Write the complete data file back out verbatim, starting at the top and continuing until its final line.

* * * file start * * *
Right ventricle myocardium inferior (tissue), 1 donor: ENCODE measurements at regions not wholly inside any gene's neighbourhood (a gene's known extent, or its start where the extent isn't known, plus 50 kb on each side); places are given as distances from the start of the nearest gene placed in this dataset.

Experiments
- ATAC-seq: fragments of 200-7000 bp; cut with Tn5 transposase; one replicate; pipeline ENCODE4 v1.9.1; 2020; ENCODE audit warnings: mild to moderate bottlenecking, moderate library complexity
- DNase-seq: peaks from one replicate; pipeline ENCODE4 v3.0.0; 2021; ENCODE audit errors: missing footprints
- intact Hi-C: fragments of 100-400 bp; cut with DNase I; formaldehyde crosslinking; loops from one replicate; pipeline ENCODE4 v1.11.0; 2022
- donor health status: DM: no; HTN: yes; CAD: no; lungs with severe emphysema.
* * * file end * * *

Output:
Right ventricle myocardium inferior (tissue), 1 donor: ENCODE measurements at regions not wholly inside any gene's neighbourhood (a gene's known extent, or its start where the extent isn't known, plus 50 kb on each side); places are given as distances from the start of the nearest gene placed in this dataset.

Experiments
- ATAC-seq: fragments of 200-7000 bp; cut with Tn5 transposase; one replicate; pipeline ENCODE4 v1.9.1; 2020; ENCODE audit warnings: mild to moderate bottlenecking, moderate library complexity
- DNase-seq: peaks from one replicate; pipeline ENCODE4 v3.0.0; 2021; ENCODE audit errors: missing footprints
- intact Hi-C: fragments of 100-400 bp; cut with DNase I; formaldehyde crosslinking; loops from one replicate; pipeline ENCODE4 v1.11.0; 2022
- donor health status: DM: no; HTN: yes; CAD: no; lungs with severe emphysema.